Deana Ford — Depending on the region you live in, you might be used to driving in severe weather conditions. Whether you find yourself forced to drive in rain, snow, or fog, or an even more extreme weather occurrence, you might find that the way you approach bad weather driving could be wrong or outdated. The first rule of bad weather driving is “don’t do it” – if it is at all possible for you to stay home. But in many areas, weather conditions can be so frequent that you can’t avoid them. To avoid accidents, it’s important to know the facts about the weather forecast and your car.
Driving in Rain
- Sunglasses increase visibility – but only if they have polarized lenses. Then you can reduce glare; polarized lenses are designed to reduce the reflective properties of water.
- Turn off the air conditioner if it gets too heavy. This one isn’t a myth – older cars operate from a central fan; and in newer cars, you could risk electrical damage.
- Your car can float in less than a foot of water. Also, the water you see flooding underpasses and streets can be hiding other dangers such as potholes or debris – all reasons to avoid driving through it.
- Don’t drive past your visibility. The number one reason for driving slower in the rain is that you don’t want to go speeding into areas that you can’t see.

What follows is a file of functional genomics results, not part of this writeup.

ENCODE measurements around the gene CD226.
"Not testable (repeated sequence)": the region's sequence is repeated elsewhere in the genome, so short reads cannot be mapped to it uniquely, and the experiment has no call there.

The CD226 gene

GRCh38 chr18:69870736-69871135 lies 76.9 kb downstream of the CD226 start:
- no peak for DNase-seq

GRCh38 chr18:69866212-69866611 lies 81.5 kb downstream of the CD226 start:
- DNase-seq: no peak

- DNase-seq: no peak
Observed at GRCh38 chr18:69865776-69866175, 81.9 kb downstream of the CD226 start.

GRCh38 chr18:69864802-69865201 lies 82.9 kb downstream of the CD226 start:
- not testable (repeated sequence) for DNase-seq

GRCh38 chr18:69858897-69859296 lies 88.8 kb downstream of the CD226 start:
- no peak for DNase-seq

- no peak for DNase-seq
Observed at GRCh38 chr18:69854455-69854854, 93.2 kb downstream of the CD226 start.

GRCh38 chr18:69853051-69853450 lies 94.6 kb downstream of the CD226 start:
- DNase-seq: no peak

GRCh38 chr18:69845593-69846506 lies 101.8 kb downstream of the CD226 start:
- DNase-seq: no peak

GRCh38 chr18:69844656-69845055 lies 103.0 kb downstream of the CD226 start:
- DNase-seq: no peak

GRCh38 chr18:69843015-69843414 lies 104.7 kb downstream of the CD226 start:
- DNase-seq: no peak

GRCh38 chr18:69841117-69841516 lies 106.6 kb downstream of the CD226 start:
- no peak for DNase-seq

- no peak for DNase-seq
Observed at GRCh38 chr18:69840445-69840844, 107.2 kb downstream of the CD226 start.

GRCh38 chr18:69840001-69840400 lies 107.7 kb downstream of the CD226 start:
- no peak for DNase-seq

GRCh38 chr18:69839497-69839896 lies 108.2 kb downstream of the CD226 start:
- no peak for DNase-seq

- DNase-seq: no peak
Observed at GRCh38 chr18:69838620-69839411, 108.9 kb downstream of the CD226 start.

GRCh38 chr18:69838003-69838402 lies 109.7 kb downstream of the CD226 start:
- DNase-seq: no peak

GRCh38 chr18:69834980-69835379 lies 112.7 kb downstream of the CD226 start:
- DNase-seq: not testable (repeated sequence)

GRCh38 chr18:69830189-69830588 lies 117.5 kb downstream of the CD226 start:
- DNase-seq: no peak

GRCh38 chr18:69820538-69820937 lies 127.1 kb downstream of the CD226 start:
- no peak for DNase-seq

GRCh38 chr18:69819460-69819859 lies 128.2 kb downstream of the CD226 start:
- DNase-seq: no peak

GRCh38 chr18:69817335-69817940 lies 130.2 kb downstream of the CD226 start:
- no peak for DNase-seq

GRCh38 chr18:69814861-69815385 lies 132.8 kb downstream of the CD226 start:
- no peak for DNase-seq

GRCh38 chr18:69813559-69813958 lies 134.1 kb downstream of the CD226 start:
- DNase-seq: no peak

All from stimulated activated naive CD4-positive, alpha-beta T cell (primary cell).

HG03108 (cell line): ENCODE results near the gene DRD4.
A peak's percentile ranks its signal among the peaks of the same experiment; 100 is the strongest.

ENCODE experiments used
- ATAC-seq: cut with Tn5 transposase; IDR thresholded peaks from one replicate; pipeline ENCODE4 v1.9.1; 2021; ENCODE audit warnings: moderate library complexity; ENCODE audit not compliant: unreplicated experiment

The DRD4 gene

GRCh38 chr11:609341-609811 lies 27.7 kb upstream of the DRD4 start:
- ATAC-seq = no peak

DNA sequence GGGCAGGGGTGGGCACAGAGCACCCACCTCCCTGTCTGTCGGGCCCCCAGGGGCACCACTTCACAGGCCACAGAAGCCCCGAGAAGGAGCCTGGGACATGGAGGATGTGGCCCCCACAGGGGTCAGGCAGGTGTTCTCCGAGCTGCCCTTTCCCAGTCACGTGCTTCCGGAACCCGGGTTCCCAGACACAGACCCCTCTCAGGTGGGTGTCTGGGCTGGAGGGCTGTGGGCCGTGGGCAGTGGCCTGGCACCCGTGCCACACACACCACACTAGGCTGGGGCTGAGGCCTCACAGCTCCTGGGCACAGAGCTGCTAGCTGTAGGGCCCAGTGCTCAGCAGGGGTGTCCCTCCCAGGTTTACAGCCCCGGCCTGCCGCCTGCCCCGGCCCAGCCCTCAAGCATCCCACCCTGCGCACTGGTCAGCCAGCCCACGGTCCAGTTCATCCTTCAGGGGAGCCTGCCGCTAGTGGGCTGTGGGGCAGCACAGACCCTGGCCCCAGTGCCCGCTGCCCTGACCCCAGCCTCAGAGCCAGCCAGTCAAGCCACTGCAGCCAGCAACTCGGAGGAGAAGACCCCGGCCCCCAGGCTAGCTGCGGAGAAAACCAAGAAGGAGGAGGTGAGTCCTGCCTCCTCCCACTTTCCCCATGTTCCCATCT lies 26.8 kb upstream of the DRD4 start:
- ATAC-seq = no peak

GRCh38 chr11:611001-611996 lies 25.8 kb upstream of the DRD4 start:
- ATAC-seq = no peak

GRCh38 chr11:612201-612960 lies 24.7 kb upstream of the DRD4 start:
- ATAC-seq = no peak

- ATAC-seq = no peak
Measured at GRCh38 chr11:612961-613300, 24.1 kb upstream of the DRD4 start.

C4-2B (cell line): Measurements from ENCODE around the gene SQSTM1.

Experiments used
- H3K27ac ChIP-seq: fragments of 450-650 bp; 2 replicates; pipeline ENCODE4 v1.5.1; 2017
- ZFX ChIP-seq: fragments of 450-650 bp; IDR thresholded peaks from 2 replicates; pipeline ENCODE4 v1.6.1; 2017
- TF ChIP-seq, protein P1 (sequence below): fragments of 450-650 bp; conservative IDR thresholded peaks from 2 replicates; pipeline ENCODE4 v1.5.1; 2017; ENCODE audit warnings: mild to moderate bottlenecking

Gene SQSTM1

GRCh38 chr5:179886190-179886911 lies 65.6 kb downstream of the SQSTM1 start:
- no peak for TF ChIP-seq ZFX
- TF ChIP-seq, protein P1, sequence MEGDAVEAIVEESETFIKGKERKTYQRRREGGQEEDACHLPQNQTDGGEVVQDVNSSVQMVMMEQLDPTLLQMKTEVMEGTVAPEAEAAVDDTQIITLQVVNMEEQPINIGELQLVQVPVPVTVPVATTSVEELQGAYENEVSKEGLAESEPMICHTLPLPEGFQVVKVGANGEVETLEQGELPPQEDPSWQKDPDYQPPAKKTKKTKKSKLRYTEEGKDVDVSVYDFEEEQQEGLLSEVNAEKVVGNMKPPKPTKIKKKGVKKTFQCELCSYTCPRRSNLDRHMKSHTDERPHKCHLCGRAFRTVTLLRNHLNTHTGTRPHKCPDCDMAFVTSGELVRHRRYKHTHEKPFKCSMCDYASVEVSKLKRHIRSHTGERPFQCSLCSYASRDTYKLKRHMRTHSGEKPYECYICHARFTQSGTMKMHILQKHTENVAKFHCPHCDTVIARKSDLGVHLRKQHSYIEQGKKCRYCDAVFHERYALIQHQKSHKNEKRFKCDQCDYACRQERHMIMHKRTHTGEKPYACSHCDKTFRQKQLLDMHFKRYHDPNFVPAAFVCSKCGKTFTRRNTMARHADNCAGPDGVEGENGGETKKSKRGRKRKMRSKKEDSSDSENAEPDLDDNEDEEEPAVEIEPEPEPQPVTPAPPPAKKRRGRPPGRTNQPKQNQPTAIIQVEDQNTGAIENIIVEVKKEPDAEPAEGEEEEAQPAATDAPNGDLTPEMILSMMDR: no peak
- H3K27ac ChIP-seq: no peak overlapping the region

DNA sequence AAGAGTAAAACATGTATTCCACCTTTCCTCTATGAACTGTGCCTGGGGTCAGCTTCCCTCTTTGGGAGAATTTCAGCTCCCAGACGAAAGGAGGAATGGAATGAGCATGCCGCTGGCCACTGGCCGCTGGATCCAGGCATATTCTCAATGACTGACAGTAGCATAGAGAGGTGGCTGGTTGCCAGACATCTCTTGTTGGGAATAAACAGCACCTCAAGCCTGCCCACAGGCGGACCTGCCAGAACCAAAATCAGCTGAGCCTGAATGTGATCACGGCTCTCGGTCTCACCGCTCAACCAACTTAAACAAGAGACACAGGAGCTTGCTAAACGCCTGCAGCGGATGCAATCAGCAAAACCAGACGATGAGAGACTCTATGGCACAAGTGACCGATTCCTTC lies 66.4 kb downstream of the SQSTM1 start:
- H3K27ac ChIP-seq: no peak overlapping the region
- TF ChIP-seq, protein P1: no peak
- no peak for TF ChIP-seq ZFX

Driving in Ice and Snow
- Some people believe ice is a visible hazard – but this is often not the case. Thin, patchy ice that blends with the wet road is the cause of most serious accidents.
- Be overly cautious on bridges; they’re usually the first thing to freeze.
- Despite what you’ve heard, don’t steer into a skid. Instead, steer gently in the direction you want to go.
- When there’s the threat of black ice, do everything possible to stay home. You can lose control in black ice even at the slowest speeds, and it’s one of the deadliest road hazards.
Driving in Other Weather Conditions
- When it’s foggy, use your low beams; high beams will reflect off the fog and further reduce your visibility.
- Never try and outrun a tornado in a car. A car can be damaged by even a small tornado and a house or cellar is a much safer bet.
- Being in a car during a lightning storm is safer than being in most places because the metal of the car acts like a conductor. However, if the car is in motion, the lightning will probably interfere with the car’s electrical systems.
- If you’re driving when an earthquake hits, the most important thing to remember is to drive away from anything that could collapse – buildings, trees, and wires. After that, wait in your car.
In the event of a weather-related accident or vehicle damage, it is important to look into what your auto insurance covers. But avoiding mishaps is usually the number one priority for people who drive in regions commonly affected by rain and snow. It’s always worth it to do a little bit of research in order to keep your family safe.
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